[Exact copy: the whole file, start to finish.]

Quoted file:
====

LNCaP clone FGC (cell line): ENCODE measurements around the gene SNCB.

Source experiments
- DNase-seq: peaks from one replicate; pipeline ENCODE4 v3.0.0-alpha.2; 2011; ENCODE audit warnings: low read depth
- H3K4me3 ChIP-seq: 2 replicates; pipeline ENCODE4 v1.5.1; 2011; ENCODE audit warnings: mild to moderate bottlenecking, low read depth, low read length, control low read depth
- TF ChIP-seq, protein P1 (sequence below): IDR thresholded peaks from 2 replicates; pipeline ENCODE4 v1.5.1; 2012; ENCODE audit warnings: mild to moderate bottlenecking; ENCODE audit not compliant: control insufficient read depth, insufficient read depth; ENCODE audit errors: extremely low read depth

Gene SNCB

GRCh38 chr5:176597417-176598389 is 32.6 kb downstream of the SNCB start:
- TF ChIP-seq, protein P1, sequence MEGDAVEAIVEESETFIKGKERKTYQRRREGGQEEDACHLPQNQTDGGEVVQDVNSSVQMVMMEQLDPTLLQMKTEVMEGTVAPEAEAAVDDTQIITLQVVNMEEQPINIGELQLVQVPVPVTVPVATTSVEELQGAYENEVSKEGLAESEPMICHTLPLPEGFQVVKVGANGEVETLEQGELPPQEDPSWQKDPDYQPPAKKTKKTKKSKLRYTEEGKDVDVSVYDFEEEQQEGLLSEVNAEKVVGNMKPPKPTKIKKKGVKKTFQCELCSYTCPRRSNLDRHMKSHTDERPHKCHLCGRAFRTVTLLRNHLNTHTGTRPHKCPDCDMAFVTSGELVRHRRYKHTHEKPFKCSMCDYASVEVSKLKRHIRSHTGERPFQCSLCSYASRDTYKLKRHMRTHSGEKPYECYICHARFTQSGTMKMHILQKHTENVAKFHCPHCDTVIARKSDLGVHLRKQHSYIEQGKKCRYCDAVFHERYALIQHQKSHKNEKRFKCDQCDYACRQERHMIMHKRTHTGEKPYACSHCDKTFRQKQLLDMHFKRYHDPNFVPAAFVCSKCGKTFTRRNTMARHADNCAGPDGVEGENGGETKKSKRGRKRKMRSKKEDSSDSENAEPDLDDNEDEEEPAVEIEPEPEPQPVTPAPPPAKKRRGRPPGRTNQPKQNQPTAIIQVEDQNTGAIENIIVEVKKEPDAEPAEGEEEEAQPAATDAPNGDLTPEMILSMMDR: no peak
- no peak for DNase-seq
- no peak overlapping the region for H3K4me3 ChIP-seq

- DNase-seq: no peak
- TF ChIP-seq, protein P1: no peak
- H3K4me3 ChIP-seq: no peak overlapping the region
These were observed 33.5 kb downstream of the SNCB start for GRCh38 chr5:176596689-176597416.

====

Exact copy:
LNCaP clone FGC (cell line): ENCODE measurements around the gene SNCB.

Source experiments
- DNase-seq: peaks from one replicate; pipeline ENCODE4 v3.0.0-alpha.2; 2011; ENCODE audit warnings: low read depth
- H3K4me3 ChIP-seq: 2 replicates; pipeline ENCODE4 v1.5.1; 2011; ENCODE audit warnings: mild to moderate bottlenecking, low read depth, low read length, control low read depth
- TF ChIP-seq, protein P1 (sequence below): IDR thresholded peaks from 2 replicates; pipeline ENCODE4 v1.5.1; 2012; ENCODE audit warnings: mild to moderate bottlenecking; ENCODE audit not compliant: control insufficient read depth, insufficient read depth; ENCODE audit errors: extremely low read depth

Gene SNCB

GRCh38 chr5:176597417-176598389 is 32.6 kb downstream of the SNCB start:
- TF ChIP-seq, protein P1, sequence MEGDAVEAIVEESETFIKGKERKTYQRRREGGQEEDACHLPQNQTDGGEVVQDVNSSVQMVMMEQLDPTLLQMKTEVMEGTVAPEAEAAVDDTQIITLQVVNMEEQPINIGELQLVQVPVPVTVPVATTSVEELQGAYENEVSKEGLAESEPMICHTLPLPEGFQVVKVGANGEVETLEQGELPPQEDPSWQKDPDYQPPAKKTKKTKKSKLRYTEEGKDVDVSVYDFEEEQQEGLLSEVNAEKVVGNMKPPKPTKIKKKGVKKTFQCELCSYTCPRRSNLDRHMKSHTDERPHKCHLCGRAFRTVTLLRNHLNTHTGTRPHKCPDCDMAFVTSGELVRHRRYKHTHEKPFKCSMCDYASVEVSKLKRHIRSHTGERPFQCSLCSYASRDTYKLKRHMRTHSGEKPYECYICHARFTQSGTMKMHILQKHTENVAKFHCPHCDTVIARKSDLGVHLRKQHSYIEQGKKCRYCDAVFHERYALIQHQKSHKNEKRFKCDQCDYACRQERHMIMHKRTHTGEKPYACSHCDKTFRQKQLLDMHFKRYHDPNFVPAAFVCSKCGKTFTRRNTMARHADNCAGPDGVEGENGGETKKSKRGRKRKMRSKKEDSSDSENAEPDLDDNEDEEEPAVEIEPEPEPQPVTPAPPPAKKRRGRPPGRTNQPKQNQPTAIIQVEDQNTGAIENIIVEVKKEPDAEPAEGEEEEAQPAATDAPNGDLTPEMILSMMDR: no peak
- no peak for DNase-seq
- no peak overlapping the region for H3K4me3 ChIP-seq

- DNase-seq: no peak
- TF ChIP-seq, protein P1: no peak
- H3K4me3 ChIP-seq: no peak overlapping the region
These were observed 33.5 kb downstream of the SNCB start for GRCh38 chr5:176596689-176597416.